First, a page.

The theory that it is the leader's job to assist followers in attaining their goals and to provide the necessary direction and/or support to ensure that their goals are compatible with the overall objectives of the group or organisation.
Four types of leaders:
1. Directive: focuses on the work to be done
2. Supportive: focuses on the well-being of the worker
3. Participative: consults with employees in decision-making
4. Achievement-Oriented: sets challenging goals
Path-Goal Theory: How it works
LEADER BEHAVIOUR > GROUP MEMBERS > TASK CHARACTERISTICS
Directive Leadership (provides guidance and psychological structure) > Dogmatic, Authoritarian > Ambiguous, Unclear, Complex.
Supportive Leadership (provides nurturance) > Unsatisfied, Need affiliation, Need Human touch > Repetitive, Unchallenging, Mundane and Mechanical
Participative (provides involvement) > Autonomous, Need for control, Need for clarity > Ambiguous, Unclear, Unstructured
Achievement Orientated (Provides challenges) > High expectations, Need to excel > Ambiguous, Challenging, Complex
Yroom & Yetton's Leader-Participation Model
A leadership theory that provides a set of rules to determine the form and amount of participative decision making in different situations.
How a leader makes decisions is as important as what is decided.
- Leader behaviours must adjust to reflect task structure
- "Normative" model: tells leaders how participative to be in their decision-making of a decision tree.
Transactional Leadership style starts with the idea that team members agree to obey their leader when they accept a job. The "transaction" usually involves the organization paying team members in return for their effort and compliance. The leader has a right to "punish" team members if their work doesn't meet an appropriate standard.
Transactional leadership offers some benefits.
1. This leadership style clarifies everyone's roles and responsibilities. 2. People who are ambitious or who are motivated by external rewards - including compensation - often thrive.
The downside of this leadership style is that team members can do little to improve their job satisfaction. It can feel stifling, and it can lead to high staff turnover.
Transactional leadership is really a type of management, not a true leadership style, because the focus is on short-term tasks. It has serious limitations for knowledge-based or creative work. However, it can be effective in other situations.
Autocratic Leadership is an extreme form of leadership, where leaders have complete power over their people.
Staff and team members have very room to make suggestions, even if those suggestions would be in the best interest of the group.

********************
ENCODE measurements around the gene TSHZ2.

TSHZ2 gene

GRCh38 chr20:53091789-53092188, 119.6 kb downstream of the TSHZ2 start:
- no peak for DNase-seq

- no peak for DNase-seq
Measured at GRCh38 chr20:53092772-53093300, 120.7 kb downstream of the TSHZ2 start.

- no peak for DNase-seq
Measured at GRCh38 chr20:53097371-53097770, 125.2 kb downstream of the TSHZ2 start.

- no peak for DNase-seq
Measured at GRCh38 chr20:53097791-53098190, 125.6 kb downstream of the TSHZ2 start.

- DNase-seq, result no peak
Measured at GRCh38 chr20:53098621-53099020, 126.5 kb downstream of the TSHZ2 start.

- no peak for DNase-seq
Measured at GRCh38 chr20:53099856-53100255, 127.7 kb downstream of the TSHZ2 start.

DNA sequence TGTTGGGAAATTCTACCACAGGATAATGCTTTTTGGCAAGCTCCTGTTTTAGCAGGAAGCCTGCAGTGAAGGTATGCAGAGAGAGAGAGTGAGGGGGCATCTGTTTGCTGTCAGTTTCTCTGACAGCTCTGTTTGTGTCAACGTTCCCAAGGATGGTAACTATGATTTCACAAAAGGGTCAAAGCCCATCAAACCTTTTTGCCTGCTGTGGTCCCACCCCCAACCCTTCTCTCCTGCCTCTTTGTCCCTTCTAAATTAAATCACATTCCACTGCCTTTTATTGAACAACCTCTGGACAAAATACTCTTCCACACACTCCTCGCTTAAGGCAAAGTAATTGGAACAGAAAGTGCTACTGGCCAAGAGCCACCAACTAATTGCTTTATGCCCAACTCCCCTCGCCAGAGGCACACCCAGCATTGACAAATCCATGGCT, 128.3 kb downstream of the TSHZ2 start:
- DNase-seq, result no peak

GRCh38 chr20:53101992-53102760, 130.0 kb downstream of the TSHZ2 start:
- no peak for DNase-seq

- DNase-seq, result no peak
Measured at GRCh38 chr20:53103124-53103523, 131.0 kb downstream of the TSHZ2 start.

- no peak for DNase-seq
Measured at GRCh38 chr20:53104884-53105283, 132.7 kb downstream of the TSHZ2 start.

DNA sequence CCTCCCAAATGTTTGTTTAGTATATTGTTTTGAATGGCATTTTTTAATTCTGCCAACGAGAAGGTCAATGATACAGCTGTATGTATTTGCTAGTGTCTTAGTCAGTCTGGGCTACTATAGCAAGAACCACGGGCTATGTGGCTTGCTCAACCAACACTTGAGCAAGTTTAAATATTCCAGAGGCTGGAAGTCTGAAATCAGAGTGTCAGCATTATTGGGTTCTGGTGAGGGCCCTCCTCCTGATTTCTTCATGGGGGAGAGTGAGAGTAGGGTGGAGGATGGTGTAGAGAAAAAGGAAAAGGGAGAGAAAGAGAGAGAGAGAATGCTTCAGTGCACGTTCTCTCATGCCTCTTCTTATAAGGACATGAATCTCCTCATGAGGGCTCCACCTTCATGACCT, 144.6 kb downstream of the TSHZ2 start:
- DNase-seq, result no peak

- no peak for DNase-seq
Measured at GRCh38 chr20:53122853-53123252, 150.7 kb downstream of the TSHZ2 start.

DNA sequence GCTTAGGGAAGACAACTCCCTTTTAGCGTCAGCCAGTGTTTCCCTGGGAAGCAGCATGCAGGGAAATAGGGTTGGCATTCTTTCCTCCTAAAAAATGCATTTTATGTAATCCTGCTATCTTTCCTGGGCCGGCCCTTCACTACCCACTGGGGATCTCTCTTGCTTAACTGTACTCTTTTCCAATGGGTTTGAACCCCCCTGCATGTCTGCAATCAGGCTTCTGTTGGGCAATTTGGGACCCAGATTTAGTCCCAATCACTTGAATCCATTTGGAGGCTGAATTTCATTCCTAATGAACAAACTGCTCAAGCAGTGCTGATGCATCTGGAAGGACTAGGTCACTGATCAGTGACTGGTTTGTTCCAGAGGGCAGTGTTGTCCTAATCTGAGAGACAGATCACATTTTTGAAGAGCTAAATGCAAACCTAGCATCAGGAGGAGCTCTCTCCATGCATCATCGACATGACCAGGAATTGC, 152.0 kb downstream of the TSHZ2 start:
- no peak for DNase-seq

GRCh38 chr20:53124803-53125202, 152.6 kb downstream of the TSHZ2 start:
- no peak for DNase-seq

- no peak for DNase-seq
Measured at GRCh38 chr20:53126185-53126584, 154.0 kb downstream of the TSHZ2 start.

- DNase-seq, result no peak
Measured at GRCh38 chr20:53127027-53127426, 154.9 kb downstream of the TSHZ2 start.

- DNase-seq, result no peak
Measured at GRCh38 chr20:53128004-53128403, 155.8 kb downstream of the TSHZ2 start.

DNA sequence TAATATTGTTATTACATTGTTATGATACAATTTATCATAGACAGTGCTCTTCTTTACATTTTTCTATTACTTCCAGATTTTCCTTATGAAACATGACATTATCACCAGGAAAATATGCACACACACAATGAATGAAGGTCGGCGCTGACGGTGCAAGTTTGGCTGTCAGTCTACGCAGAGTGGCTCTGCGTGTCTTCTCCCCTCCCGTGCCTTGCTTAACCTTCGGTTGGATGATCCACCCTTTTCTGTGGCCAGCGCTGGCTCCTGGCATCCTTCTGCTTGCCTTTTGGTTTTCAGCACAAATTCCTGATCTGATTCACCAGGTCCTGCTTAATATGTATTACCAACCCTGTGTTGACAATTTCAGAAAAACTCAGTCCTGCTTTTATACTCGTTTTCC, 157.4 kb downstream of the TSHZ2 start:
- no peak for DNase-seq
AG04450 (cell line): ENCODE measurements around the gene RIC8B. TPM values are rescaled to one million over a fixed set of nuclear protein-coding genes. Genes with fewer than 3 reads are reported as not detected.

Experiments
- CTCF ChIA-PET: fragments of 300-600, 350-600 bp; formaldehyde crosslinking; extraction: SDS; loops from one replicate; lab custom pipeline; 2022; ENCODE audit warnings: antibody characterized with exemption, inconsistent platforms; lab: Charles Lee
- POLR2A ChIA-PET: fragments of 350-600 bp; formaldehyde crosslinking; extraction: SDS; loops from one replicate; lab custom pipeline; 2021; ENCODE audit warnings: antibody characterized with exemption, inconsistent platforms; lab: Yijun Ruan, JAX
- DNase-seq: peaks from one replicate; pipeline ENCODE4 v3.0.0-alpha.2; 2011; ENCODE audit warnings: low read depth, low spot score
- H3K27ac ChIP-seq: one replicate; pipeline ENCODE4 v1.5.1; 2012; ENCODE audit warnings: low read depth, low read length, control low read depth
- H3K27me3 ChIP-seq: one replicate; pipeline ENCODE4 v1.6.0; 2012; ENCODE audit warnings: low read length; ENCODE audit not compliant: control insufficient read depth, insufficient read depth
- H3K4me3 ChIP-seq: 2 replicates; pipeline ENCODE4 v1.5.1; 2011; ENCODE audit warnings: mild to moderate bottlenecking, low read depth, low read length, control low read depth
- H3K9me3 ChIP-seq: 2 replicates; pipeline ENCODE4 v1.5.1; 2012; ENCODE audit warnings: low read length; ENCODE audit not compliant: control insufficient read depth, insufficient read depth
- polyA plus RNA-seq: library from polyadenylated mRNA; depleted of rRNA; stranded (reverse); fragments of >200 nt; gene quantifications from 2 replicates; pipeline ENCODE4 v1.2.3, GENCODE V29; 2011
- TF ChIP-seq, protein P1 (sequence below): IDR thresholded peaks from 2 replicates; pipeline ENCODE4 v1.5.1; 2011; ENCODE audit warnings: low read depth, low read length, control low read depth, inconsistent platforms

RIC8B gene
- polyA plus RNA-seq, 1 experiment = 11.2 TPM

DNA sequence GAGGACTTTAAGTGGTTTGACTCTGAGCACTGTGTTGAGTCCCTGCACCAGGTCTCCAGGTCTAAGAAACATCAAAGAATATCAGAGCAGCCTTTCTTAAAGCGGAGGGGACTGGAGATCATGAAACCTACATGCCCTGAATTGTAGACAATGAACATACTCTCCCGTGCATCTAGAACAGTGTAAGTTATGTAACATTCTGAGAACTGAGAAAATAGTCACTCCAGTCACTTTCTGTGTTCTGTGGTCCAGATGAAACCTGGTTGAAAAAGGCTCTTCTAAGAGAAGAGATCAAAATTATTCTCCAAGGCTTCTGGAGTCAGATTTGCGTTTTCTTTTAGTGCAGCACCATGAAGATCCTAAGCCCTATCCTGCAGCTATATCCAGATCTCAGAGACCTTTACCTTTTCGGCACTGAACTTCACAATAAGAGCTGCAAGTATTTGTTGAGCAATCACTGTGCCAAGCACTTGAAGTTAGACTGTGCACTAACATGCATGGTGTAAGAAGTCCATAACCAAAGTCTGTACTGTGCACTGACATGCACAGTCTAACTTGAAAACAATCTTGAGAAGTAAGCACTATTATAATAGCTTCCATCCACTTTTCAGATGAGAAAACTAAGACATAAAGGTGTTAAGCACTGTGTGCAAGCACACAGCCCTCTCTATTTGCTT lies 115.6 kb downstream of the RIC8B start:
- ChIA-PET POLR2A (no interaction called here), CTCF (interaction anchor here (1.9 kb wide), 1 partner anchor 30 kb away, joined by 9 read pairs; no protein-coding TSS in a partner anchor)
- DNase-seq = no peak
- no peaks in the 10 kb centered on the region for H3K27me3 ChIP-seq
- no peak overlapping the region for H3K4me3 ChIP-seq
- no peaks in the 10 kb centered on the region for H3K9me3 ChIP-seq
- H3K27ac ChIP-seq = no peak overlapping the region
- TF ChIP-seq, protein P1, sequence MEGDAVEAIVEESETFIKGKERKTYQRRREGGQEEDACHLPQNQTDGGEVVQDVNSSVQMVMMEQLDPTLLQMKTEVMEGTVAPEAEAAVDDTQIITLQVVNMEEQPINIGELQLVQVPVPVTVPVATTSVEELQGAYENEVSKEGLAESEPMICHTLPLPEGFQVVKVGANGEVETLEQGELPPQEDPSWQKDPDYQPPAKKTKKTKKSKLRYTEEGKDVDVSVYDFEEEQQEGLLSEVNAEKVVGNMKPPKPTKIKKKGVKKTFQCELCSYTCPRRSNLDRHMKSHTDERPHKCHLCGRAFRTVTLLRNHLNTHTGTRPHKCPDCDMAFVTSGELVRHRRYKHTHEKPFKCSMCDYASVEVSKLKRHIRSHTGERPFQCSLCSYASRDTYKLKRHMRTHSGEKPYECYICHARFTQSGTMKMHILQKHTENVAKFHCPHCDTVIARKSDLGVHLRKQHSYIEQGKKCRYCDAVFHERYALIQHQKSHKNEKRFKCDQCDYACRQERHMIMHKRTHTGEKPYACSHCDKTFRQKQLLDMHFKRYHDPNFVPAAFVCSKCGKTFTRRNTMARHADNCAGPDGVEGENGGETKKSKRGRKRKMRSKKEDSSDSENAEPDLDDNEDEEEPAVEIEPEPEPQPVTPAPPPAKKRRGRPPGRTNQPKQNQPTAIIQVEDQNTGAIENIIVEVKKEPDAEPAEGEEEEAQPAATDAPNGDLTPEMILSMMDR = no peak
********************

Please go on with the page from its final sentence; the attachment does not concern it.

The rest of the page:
The benefits of the autocratic leadership style is that it is best used in crisis.
It can be an efficient and effective tool when quick decisions are needed, and work needs to get done.
The downside to this form of leadership is that people may resent being treated this way.
Consistently using this style may lead to a loss of team members, and high turn over. It is best used to accomplish routine tasks. In those instances, the advantages may outweigh the disadvantages.
Bureaucratic leaders work "by the book." They follow rules rigorously, and ensure that their people follow procedures precisely.
Bureaucratic leadership is also useful in organizations where employees do routine tasks (as in manufacturing).
Much of the time, bureaucratic leaders achieve their position because of their ability to conform to and uphold rules, not because of their qualifications or expertise. This can cause resentment when team members don't value their expertise or advice.
The downside of this leadership style is that it's ineffective in teams and organizations that rely on flexibility, creativity, or innovation.
Charismatic leadership style can resemble transformational leadership because these leaders inspire enthusiasm in their teams and are energetic in motivating others to move forward. The difference between charismatic leaders and transformational leaders lies in their intention. Transformational leaders want to transform their teams and organizations. Charismatic leaders are often focused on themselves, and may not want to change anything.
1. A leader who believes more in him/herself than in the team
2. A person who simply wants to make a name for him/herself
3. This type of leader considers the success of the team as being contingent on the leaders presence.
A charismatic leader might believe that he/she can do no wrong, even when others are warning them about the path they are on.
This feeling of invincibility can ruin a team or an organization.